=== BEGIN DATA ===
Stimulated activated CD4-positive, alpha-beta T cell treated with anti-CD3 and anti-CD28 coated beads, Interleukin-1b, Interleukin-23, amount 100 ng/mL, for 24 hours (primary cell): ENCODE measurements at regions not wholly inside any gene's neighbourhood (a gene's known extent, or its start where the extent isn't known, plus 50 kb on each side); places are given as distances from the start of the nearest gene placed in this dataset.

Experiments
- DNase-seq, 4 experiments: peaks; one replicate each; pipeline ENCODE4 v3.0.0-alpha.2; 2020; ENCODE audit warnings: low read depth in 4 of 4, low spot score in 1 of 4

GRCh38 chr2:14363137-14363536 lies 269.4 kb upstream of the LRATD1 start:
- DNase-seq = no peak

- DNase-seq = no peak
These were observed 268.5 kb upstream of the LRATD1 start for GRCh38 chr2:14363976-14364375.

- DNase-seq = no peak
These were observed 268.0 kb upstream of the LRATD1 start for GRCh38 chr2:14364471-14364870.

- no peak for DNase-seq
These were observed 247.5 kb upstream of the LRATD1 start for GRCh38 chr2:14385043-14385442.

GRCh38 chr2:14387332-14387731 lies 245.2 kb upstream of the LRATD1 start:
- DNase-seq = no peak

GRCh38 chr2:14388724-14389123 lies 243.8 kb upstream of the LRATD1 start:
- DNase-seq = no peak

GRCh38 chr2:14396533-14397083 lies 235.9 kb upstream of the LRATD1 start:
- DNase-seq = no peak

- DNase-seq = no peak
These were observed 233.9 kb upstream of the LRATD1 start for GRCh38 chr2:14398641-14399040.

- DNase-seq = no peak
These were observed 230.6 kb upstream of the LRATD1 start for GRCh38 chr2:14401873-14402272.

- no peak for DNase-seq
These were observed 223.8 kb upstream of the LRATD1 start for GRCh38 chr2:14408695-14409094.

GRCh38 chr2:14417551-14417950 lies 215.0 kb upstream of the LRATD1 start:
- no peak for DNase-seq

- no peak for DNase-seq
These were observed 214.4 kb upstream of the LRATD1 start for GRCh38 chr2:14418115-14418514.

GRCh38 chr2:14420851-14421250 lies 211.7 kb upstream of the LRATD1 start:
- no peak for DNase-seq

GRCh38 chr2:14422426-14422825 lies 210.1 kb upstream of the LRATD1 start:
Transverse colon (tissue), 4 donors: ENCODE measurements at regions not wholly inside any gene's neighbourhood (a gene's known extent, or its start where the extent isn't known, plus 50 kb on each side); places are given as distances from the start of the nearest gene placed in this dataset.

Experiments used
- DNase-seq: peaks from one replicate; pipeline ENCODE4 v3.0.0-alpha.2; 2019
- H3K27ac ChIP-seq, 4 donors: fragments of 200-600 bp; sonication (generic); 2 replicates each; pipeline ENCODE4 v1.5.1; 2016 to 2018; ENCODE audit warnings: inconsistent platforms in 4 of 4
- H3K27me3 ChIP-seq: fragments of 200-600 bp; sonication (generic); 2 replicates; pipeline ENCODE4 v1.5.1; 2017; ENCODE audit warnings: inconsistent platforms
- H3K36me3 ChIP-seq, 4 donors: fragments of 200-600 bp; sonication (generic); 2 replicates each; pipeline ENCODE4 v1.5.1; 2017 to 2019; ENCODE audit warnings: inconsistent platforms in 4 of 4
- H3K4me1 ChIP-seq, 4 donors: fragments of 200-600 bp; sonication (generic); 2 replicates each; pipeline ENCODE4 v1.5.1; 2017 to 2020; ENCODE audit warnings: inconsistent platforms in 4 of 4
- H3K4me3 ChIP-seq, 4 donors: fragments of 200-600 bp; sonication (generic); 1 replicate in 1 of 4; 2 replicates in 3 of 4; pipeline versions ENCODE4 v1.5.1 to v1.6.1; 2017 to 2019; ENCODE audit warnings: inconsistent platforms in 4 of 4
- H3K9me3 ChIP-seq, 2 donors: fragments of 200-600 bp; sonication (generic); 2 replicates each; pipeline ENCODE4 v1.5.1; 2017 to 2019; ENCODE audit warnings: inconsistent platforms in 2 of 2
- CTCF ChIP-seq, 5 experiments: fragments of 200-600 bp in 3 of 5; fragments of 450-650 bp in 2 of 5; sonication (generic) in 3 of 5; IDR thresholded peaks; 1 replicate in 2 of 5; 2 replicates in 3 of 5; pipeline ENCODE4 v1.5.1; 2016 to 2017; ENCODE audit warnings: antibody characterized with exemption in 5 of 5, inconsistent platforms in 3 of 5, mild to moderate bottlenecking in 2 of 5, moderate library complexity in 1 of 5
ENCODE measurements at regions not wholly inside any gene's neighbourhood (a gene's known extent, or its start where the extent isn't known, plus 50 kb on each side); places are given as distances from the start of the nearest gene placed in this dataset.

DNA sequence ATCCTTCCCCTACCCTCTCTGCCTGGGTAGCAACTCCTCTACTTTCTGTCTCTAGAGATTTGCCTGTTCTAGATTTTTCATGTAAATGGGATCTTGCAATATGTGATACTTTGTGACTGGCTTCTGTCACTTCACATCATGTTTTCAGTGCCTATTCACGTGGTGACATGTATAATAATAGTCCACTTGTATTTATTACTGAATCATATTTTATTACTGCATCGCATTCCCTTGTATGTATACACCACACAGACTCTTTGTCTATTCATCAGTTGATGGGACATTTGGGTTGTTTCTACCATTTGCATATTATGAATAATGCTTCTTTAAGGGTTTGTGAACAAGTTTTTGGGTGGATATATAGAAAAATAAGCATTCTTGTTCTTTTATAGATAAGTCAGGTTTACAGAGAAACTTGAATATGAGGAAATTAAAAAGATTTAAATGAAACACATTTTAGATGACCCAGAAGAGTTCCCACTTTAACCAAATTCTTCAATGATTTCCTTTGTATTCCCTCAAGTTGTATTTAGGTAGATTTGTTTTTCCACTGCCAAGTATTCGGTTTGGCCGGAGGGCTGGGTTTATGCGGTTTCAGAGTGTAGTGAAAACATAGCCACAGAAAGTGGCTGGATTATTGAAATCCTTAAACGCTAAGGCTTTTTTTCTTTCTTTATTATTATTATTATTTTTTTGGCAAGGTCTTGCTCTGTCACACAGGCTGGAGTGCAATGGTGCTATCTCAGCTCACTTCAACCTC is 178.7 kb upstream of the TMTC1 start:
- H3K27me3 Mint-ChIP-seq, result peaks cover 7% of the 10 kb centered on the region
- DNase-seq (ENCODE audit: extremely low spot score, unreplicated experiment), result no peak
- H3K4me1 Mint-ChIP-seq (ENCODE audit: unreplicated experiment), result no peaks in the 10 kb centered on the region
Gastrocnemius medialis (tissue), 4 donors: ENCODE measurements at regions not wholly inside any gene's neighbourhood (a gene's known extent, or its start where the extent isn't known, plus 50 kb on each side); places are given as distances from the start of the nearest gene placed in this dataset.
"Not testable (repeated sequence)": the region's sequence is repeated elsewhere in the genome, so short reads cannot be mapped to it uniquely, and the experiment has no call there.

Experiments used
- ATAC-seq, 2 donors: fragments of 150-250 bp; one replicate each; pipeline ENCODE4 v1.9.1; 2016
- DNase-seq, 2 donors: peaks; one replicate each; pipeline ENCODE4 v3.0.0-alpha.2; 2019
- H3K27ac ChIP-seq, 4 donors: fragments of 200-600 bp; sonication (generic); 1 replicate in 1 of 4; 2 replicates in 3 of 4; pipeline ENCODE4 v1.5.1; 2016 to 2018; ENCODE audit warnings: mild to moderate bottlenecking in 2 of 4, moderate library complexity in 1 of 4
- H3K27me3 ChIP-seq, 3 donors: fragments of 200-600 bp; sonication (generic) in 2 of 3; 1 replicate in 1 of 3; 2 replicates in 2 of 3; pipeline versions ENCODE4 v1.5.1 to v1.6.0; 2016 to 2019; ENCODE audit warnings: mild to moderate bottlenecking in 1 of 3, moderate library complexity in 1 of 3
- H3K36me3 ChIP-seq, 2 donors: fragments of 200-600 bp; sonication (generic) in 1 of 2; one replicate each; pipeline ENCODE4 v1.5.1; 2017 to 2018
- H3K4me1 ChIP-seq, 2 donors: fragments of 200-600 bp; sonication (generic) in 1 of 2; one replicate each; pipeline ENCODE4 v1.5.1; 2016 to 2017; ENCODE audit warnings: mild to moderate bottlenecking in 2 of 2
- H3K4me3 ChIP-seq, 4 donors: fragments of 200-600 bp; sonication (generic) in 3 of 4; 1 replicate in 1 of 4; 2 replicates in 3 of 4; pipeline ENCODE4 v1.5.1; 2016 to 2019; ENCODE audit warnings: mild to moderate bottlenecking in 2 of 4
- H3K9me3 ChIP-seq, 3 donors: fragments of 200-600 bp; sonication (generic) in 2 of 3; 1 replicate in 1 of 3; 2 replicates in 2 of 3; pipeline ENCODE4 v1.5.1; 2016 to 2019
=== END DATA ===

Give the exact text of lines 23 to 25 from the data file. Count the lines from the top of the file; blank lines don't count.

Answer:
These were observed 223.8 kb upstream of the LRATD1 start for GRCh38 chr2:14408695-14409094.

GRCh38 chr2:14417551-14417950 lies 215.0 kb upstream of the LRATD1 start:
- no peak for DNase-seq